package="com.example.karl.myapplication">

    <application
        android:label="Demo App"
        android:theme="@styles/AppTheme">

        <activity android:name=".MainActivity">
            <intent-filter>
                <action android:name="android.intent.action.MAIN" />
                <category android:name="android.intent.category.LAUNCHER" />
            </intent-filter>
        </activity>
    </application>

</manifest>

This defines the package, label and main activity of our app.

Now when you run gradlew build you should see BUILD SUCCESSFUL. And in app/build/outputs/apk/debug you should see app-debug.apk. You’ve just set up an Android build from scratch!

To deploy this simply say gradlew installDebug with your phone plugged in (and [USB Debugging enabled[(https://www.howtogeek.com/129728/how-to-access-the-developer-options-menu-and-enable-usb-debugging-on-android-4.2/)). You should then see a new app called Demo App. It will crash when you run it because you haven’t written any Java code yet!

Write the Java Application

With your build set up next we need to write the Java. We only need two files for this: the main activity Java file, and the layout XML.

Put the following into app/src/main/java/com/example/karl/myapplication/MainActivity.java.

package com.example.karl.myapplication;

import android.app.Activity;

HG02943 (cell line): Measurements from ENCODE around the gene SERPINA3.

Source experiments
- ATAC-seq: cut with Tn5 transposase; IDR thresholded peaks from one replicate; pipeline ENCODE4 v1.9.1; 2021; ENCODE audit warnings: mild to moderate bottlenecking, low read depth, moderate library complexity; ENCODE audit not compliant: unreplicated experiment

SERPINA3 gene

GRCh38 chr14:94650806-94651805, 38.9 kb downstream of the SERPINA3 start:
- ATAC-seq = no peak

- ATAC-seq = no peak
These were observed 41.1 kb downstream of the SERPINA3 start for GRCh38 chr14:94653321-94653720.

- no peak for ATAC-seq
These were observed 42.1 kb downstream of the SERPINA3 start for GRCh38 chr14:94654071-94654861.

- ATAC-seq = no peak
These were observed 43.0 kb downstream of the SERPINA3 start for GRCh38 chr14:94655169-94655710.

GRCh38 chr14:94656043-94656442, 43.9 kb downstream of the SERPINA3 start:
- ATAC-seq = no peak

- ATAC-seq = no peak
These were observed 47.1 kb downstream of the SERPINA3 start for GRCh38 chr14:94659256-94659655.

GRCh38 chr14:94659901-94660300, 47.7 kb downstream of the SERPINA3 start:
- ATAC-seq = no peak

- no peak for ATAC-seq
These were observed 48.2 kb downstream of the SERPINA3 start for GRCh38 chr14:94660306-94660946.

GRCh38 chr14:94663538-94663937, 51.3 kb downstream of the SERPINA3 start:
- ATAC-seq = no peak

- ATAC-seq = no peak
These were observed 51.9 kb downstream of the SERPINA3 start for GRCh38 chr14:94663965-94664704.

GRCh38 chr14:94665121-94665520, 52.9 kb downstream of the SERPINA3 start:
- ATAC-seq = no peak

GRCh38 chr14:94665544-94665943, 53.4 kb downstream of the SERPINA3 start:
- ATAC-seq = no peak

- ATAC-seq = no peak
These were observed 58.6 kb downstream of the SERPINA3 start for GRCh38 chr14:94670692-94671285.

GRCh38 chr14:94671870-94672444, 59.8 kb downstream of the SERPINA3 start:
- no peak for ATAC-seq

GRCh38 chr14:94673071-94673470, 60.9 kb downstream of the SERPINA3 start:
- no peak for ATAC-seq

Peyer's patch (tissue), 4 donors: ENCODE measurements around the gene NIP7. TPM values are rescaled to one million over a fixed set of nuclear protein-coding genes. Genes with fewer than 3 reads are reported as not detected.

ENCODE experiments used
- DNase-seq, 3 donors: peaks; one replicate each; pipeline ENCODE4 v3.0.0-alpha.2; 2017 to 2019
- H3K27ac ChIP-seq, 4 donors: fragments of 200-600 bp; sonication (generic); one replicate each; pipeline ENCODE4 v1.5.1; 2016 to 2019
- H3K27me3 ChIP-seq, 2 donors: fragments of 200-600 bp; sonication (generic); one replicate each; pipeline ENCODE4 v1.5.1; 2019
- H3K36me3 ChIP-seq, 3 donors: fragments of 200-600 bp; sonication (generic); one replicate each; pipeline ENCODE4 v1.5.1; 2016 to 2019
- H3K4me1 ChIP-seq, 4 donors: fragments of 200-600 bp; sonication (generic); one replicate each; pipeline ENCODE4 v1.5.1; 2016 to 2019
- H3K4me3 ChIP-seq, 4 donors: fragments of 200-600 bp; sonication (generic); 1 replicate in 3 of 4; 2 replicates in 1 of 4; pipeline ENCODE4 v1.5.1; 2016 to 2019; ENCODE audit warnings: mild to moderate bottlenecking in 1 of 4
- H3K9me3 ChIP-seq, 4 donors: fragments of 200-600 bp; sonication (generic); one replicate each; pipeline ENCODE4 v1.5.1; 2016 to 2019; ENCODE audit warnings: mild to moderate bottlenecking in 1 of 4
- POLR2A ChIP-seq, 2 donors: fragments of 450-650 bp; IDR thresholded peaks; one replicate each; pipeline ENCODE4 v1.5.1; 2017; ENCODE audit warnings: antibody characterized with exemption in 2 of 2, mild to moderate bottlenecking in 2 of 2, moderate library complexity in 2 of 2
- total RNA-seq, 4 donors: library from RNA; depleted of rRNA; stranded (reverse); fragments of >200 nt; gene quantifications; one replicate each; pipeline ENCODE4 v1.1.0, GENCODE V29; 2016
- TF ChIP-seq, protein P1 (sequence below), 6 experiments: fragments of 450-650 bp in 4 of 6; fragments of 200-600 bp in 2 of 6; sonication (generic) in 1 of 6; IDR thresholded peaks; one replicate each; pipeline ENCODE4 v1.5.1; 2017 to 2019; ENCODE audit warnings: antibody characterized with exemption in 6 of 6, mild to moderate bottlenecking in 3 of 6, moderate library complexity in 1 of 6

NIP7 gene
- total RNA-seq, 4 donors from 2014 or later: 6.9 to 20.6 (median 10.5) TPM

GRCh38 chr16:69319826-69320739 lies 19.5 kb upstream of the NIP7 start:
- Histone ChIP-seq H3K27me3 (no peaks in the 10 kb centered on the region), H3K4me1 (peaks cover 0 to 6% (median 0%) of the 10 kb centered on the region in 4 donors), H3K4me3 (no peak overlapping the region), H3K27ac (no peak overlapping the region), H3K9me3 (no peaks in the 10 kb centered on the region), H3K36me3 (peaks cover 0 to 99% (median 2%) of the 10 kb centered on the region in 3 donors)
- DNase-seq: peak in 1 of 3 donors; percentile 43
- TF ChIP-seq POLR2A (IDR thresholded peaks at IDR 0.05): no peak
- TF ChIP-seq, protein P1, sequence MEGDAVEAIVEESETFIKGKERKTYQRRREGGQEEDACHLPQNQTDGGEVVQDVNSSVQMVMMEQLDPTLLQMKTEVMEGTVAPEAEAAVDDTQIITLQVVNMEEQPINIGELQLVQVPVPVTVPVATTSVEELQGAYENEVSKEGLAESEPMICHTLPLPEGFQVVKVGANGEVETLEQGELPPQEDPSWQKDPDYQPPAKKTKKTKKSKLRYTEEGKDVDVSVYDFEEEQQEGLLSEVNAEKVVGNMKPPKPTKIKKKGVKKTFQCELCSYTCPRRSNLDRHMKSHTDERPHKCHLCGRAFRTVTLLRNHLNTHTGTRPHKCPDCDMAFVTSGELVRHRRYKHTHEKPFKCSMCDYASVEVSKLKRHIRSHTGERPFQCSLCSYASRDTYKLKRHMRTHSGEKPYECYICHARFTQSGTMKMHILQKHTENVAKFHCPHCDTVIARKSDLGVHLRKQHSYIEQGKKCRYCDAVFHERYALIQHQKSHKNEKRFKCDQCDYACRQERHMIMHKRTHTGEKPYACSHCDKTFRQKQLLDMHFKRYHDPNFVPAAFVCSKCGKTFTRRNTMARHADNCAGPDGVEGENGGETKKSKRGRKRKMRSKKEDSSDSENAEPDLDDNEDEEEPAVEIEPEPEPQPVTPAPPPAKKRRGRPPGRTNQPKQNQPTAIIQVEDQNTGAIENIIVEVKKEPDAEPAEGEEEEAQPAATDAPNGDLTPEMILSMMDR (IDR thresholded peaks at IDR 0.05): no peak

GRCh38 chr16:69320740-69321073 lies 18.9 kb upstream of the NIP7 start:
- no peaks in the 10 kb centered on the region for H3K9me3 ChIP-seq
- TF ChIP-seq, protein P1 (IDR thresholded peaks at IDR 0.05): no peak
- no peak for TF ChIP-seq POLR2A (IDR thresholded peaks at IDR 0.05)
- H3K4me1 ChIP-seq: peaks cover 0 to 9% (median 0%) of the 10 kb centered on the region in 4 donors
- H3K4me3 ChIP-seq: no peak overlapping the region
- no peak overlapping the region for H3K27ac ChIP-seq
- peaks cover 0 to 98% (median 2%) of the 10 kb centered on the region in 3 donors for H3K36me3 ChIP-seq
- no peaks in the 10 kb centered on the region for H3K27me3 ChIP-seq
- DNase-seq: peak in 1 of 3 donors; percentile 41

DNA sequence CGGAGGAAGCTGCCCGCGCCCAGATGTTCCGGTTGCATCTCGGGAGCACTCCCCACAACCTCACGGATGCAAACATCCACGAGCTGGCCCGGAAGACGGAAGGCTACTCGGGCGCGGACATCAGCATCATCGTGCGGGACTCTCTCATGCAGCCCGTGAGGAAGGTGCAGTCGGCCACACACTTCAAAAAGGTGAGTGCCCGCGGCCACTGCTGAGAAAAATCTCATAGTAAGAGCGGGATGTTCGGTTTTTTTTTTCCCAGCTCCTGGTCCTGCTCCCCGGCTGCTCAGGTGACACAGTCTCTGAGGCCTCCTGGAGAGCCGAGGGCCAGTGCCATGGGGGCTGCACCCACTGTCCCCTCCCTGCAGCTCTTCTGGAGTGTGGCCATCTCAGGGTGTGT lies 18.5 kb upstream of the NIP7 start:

import android.os.Bundle;

public class MainActivity extends Activity {

    @Override
    protected void onCreate(Bundle savedInstanceState) {
        super.onCreate(savedInstanceState);
        setContentView(R.layout.activity_main);
    }
}

It just creates a new Activity (a core process-like idea in Android) and sets the view to a layout in the Resources folder.

Put this into app/src/main/res/layout/activity_main.xml.

<?xml version="1.0" encoding="utf-8"?>
<android.support.constraint.ConstraintLayout xmlns:android="http://schemas.android.com/apk/res/android"
    xmlns:app="http://schemas.android.com/apk/res-auto"
    xmlns:tools="http://schemas.android.com/tools"
    android:layout_width="match_parent"
    android:layout_height="match_parent"
    tools:context=".MainActivity">

    <TextView
        android:layout_width="wrap_content"
        android:layout_height="wrap_content"
        android:text="Hello World!"
        app:layout_constraintBottom_toBottomOf="parent"
        app:layout_constraintLeft_toLeftOf="parent"
        app:layout_constraintRight_toRightOf="parent"
        app:layout_constraintTop_toTopOf="parent" />

</android.support.constraint.ConstraintLayout>

This just creates a “Hello World!” message center-screen.

Now run gradlew build and you should see BUILD SUCCESSFUL again. Use gradlew installDebug to install to your phone and you should see the following:

Hello world Android screen